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The resilience imperative: Protecting businesses, teams and leaders

(Image credit: Image source: Shutterstock/alexskopje)

Companies today are exposed to an increasingly complex array of risks, threats and uncertainties, which are only expected to accelerate in the years to come. Whether driven by technological developments, cybersecurity threats, data privacy concerns, or natural disasters, coping with accelerating change and the evolving threat landscape is no longer a business advantage, it’s a business necessity.

Digital transformation, meanwhile, is accelerating expectations of pace and availability amongst end-users. The demand for always-on services to run and be available without fail 24/7 has created a series of resilience imperatives that companies, and the data centres supporting them, must account for.

In order to better understand the challenges companies face from unexpected disruptions, their impact on organisations, and how companies are preparing to handle them, we surveyed business leaders across the UK. Our findings reflect a C-Suite faced with a delicate balancing act in times of increasing technological and operational disruption.

The financial and reputational impact of disruption

The financial impact of technology disruptions in businesses today is clear, with UK respondents providing insights into the losses they have experienced annually  due to downtime. The leaders we surveyed reported an average loss of £1.4m annually, with almost half (48 per cent) stating technology expenditure had increased. Much of this increased expenditure will no doubt be attributed to data centres and the associated infrastructure, which sits at the very heart of business operations for most companies today.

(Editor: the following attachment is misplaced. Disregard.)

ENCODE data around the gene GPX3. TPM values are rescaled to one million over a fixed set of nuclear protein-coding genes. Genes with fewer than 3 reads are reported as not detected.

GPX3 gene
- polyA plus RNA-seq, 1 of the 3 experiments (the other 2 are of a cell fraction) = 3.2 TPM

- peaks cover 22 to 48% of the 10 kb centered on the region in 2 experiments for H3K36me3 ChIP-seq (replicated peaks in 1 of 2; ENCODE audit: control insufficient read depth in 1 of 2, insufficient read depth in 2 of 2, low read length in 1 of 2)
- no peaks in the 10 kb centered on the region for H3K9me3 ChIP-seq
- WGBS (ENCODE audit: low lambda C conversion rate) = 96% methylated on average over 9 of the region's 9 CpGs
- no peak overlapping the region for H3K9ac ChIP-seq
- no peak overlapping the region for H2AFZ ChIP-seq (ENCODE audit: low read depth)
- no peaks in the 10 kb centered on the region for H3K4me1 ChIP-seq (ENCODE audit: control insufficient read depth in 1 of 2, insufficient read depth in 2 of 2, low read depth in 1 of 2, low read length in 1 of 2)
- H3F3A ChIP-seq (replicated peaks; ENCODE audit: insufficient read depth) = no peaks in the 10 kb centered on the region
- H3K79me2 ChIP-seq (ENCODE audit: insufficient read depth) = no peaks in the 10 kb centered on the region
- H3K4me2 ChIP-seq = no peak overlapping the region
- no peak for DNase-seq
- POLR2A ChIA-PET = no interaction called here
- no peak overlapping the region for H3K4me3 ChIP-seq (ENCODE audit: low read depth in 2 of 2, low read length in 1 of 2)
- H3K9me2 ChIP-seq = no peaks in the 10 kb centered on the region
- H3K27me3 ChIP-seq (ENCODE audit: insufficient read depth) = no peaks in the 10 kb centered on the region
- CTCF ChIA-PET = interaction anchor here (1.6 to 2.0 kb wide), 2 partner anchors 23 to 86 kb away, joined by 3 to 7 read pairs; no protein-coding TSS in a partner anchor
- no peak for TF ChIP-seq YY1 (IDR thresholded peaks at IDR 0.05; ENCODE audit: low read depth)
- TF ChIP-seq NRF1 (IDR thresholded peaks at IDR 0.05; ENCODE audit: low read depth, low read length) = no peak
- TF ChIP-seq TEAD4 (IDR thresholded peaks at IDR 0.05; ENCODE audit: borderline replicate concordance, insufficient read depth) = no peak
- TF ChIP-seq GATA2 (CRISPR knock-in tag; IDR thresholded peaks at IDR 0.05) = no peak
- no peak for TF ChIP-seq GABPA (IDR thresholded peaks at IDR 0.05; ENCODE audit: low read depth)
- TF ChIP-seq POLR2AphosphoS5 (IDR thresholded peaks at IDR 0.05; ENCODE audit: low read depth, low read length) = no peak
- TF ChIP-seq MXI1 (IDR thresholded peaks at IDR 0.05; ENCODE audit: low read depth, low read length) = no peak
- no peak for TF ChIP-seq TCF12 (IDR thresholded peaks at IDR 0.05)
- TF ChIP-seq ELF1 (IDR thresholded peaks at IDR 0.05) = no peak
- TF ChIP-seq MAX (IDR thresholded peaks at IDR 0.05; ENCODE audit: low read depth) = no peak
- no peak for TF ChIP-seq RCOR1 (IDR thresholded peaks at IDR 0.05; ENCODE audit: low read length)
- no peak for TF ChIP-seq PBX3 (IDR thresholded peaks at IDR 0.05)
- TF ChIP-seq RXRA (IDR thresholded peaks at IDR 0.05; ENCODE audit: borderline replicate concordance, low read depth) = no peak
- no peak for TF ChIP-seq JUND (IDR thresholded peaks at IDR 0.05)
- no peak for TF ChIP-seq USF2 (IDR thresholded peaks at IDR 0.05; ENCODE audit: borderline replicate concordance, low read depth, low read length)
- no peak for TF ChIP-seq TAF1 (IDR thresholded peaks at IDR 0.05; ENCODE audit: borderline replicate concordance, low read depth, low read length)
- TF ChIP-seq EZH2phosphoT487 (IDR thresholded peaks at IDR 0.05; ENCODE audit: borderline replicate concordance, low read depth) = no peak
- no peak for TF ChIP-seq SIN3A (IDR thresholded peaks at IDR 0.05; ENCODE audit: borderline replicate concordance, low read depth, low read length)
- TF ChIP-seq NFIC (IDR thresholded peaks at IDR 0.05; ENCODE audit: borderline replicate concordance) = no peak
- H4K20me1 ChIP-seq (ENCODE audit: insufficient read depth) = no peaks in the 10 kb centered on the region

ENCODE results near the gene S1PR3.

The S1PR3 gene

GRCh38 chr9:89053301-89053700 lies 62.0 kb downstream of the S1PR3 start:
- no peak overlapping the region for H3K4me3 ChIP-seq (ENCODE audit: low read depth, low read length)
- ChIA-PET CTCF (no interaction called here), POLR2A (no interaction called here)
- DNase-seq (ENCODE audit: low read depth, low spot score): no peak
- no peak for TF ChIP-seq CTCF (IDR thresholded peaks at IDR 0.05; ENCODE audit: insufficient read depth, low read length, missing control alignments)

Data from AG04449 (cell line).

As well as the costs associated with having to repair what’s gone wrong and restore operations, the business leaders surveyed also understood the impact any break in service could have on customer loyalty and retention.  In the UK, 72 per cent agreed that their customers are more likely to seek a new supplier if they suffer a data breach or IT downtime. The same amount agreed customers are likely to walk away if they do not have a disaster recovery process in place.

Today, if an organisation cannot demonstrate that good data protection is a cornerstone of its business policy and practices, it is open to enforcement action that can damage both public reputation and the bottom line. Top executives can also incur personal financial losses, such as forfeited bonuses; and more disconcerting, some have even been forced to step down following public outcry surrounding crises.